The Internet is becoming the Canadian citizen’s preferred method for accessing government services, according to a recent report.
Released last week, 2005 Government On-Line (GOL) annual report titled From Vision to Reality…and Beyond stated that 31 per cent of Canadians’ most recent contact with the government was via the Internet. Online interactions with all levels of government have increased by 30 per cent, from 150 million in 2001 to almost 600 million in 2004.
The 2005 GOL target is to put the 130 most commonly used services of the federal government online.
While all 130 services are online, they offer various degrees of functionality and will continue to evolve beyond 2005, according to Ken Cochrane CEO of Public Works and Government Services Canada’s (PWGSC) IT Services Branch. “Seventy-one services have met their 2005 service progression targets,” Cochrane said. “The remaining 59 are at an average of 80 per cent completion, and are on schedule to achieve their targets by December 2005.”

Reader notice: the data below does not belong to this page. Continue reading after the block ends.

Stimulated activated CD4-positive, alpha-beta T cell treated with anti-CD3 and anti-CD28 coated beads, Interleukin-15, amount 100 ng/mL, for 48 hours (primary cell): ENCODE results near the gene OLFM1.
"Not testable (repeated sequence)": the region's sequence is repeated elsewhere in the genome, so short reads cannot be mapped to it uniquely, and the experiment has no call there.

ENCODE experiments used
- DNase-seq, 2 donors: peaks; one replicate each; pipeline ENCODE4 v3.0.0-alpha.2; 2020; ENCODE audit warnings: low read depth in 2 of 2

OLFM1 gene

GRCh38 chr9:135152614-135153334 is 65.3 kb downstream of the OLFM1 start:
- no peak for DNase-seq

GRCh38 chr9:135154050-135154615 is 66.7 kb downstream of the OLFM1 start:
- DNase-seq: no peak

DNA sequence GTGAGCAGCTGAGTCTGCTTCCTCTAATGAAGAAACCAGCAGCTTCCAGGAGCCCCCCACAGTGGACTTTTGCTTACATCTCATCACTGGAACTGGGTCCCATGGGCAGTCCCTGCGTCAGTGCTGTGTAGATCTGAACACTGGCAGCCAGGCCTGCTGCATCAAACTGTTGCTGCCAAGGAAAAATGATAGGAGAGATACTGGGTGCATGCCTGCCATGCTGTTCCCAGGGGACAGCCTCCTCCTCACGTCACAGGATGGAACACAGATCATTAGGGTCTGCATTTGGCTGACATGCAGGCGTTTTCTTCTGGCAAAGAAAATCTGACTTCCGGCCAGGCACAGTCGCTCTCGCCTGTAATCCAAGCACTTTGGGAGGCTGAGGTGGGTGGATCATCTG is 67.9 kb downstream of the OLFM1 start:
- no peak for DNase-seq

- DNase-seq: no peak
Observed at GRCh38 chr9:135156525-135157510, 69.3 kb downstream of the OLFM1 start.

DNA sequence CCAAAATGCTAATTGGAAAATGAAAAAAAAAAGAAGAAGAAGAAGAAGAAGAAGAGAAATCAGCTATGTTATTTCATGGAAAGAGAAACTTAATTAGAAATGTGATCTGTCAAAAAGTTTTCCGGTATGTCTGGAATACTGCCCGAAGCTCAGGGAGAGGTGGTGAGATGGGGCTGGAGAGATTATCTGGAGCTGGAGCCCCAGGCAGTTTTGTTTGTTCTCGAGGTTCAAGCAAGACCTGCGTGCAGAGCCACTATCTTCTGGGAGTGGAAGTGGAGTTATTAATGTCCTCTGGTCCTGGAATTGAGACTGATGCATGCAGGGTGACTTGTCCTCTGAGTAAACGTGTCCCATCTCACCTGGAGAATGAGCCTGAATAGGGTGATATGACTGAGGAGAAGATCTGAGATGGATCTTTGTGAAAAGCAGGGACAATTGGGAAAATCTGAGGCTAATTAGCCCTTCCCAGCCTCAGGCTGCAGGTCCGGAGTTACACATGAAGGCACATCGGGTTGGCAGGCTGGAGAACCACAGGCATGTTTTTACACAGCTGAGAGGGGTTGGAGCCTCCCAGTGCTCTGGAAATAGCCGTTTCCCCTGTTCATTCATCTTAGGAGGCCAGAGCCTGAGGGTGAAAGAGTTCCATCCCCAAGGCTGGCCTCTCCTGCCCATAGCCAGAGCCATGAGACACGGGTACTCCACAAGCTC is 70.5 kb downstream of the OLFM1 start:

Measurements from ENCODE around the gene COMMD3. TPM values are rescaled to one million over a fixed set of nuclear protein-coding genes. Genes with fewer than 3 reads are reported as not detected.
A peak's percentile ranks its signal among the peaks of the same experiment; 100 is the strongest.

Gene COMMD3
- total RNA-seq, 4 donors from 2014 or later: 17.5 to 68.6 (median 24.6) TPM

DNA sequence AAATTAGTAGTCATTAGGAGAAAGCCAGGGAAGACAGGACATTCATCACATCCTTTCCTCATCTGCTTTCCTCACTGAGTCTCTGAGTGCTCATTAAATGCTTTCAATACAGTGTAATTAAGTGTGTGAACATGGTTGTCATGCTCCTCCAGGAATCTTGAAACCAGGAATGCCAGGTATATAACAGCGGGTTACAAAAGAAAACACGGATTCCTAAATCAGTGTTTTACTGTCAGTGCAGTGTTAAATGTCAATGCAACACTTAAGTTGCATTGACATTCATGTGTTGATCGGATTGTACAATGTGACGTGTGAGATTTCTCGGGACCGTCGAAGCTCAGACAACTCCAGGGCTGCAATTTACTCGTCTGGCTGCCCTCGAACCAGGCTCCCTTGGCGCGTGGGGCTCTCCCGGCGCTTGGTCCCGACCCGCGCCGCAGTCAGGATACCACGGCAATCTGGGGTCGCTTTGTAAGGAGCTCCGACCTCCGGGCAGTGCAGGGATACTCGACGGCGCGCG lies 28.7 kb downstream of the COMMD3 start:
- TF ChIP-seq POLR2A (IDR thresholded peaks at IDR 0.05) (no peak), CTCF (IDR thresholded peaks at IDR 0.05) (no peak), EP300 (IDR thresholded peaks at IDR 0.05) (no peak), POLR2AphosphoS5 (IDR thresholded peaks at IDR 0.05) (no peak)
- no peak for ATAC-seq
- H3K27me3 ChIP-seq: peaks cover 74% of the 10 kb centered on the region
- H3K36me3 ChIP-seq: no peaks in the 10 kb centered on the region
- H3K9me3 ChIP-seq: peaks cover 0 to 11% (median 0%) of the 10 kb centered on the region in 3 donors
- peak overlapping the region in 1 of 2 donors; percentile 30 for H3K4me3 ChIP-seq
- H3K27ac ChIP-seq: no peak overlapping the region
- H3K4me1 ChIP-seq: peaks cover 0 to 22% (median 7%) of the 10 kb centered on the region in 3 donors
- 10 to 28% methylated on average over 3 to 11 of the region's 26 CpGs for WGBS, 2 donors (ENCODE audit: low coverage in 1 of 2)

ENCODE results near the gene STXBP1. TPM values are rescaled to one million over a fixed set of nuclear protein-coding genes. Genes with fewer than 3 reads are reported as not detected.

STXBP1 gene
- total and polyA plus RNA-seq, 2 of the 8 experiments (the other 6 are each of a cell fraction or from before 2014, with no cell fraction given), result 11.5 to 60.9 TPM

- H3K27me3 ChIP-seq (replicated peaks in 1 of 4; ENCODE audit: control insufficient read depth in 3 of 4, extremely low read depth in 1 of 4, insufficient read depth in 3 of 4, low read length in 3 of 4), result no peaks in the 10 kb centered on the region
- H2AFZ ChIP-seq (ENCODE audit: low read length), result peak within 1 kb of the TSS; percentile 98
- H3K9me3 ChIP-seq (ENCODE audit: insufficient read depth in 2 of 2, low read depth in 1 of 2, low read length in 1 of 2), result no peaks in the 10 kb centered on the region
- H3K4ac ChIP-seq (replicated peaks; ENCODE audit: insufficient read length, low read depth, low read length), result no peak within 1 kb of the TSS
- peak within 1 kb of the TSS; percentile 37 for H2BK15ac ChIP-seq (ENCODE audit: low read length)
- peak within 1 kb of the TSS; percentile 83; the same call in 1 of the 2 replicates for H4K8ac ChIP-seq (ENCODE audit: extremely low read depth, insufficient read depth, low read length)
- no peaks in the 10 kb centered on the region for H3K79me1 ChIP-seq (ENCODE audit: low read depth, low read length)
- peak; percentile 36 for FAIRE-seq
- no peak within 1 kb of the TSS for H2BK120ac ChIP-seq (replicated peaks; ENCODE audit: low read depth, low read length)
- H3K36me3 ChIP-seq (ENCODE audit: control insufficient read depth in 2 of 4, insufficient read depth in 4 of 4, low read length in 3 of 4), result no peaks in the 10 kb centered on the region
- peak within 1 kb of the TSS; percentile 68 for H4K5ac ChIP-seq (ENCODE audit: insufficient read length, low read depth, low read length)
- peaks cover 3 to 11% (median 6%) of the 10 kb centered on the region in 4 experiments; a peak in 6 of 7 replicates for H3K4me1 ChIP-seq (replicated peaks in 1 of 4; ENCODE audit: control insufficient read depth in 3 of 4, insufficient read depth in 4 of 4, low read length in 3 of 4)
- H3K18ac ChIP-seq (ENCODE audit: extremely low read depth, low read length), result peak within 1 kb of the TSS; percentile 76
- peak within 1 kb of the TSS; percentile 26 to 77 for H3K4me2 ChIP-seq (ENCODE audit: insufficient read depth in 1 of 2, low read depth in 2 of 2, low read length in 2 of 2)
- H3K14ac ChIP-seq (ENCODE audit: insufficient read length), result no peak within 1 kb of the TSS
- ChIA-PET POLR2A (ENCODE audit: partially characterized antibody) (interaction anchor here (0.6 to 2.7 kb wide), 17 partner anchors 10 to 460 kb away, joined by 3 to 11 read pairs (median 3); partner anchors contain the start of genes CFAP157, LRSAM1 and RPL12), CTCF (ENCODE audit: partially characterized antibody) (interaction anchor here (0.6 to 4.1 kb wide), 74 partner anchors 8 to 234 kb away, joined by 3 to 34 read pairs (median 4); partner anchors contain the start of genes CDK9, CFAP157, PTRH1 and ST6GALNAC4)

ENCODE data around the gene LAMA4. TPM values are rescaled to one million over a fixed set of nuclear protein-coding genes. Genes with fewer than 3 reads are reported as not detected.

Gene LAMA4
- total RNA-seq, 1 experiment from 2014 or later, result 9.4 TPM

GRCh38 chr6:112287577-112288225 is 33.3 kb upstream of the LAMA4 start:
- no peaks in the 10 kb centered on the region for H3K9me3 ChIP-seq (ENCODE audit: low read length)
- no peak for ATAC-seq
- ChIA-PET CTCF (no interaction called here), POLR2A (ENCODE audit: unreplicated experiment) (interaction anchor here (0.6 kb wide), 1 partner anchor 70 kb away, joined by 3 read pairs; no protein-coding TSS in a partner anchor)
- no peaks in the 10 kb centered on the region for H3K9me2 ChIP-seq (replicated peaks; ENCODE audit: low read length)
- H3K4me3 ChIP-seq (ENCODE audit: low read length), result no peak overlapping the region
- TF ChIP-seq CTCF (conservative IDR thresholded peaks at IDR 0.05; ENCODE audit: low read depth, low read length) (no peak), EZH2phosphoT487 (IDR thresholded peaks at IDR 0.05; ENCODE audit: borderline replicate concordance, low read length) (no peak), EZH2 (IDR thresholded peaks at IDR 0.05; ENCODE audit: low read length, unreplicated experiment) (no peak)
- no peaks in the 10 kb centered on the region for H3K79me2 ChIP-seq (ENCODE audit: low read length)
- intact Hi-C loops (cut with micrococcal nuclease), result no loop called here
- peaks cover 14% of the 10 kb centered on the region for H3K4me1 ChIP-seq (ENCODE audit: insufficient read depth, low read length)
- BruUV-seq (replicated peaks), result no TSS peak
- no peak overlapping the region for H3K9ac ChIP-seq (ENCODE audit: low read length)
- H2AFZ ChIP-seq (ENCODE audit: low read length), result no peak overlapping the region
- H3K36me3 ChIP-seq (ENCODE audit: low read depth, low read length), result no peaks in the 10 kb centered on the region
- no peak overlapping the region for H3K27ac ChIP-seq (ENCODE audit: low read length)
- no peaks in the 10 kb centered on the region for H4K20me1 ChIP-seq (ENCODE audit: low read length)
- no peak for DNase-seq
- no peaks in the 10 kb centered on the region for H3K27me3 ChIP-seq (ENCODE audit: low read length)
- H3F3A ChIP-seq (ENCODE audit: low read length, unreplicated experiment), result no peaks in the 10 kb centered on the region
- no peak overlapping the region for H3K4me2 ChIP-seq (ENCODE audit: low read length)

Cochrane said individual milestones were established for each service to match the substantial increase in demand through 2004 and beyond 2005, but the GOL initiative only acts as a catalyst and an enabler, distributing and overseeing funds for online services, as well as monitoring the most commonly-used services.
Examples of online services listed in the report include electronic resources for finding jobs, filing taxes, reserving campgrounds in national parks, and obtaining wait times at key border stations.
For example, said Cochrane, Parks Canada tested its online reservation system at eight national parks in 2004 and will extend it to almost half of the 40 national parks across Canada in 2005. “The GOL Initiative is near completion this year, and many GOL services are already being promoted to Canadians. The Canada Revenue Agency is actively marketing ‘My Account,’ their online tax service.”
Canada’s focus on e-government will continue, and users can expect to see a more integrated approach to service delivery including tighter integration between different service delivery channels (Internet, telephone, counter service, and mail), according to Cochrane.